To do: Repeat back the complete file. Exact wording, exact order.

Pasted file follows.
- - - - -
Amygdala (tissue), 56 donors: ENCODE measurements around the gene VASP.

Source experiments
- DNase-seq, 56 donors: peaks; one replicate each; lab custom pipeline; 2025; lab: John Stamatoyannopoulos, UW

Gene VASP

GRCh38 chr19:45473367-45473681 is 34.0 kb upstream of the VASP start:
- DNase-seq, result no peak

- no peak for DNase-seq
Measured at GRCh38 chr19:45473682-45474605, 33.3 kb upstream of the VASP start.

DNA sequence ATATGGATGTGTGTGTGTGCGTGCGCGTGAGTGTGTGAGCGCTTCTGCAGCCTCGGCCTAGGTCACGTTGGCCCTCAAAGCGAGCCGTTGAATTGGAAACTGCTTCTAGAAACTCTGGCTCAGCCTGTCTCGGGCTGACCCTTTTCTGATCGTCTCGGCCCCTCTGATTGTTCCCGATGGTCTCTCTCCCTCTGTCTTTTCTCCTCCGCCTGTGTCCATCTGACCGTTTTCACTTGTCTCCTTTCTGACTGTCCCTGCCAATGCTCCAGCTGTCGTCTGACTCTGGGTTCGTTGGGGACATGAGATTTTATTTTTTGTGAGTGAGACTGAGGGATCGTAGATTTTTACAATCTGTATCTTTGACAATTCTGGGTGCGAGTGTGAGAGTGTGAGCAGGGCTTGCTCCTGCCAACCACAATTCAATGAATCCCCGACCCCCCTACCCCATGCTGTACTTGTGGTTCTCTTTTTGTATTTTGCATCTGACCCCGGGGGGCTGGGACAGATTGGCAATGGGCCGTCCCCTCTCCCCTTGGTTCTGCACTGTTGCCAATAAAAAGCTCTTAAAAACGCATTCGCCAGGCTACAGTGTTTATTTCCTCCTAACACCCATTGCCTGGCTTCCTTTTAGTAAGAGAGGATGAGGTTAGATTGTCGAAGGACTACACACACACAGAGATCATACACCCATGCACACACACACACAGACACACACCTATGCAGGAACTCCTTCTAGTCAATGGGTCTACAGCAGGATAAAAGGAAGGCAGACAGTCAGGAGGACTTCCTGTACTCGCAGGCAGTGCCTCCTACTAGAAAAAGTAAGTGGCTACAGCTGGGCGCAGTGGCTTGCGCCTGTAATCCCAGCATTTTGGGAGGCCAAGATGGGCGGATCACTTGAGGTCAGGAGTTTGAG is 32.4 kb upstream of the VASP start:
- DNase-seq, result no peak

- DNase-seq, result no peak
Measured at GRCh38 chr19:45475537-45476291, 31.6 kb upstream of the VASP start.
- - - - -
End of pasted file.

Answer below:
Amygdala (tissue), 56 donors: ENCODE measurements around the gene VASP.

Source experiments
- DNase-seq, 56 donors: peaks; one replicate each; lab custom pipeline; 2025; lab: John Stamatoyannopoulos, UW

Gene VASP

GRCh38 chr19:45473367-45473681 is 34.0 kb upstream of the VASP start:
- DNase-seq, result no peak

- no peak for DNase-seq
Measured at GRCh38 chr19:45473682-45474605, 33.3 kb upstream of the VASP start.

DNA sequence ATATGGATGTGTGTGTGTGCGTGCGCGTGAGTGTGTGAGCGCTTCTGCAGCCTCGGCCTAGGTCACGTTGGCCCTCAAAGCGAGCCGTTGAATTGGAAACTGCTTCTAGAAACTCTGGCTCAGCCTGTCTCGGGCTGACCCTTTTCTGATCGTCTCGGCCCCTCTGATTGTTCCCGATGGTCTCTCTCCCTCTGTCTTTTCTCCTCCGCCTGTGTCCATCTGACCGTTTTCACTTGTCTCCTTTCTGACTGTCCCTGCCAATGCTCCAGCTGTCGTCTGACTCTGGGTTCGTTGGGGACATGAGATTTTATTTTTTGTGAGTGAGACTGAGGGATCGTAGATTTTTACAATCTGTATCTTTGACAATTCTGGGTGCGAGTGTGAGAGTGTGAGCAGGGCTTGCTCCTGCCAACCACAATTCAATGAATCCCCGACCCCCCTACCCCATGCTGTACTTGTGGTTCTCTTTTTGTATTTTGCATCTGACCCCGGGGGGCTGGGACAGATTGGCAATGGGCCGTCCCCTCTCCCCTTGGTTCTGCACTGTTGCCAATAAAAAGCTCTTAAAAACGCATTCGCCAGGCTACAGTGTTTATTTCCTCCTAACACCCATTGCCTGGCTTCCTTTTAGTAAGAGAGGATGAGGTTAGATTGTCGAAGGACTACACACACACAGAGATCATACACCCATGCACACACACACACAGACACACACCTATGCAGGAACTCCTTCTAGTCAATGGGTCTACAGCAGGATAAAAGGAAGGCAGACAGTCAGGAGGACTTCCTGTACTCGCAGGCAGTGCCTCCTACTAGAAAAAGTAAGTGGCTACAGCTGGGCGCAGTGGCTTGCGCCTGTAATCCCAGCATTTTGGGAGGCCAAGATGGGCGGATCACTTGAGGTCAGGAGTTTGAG is 32.4 kb upstream of the VASP start:
- DNase-seq, result no peak

- DNase-seq, result no peak
Measured at GRCh38 chr19:45475537-45476291, 31.6 kb upstream of the VASP start.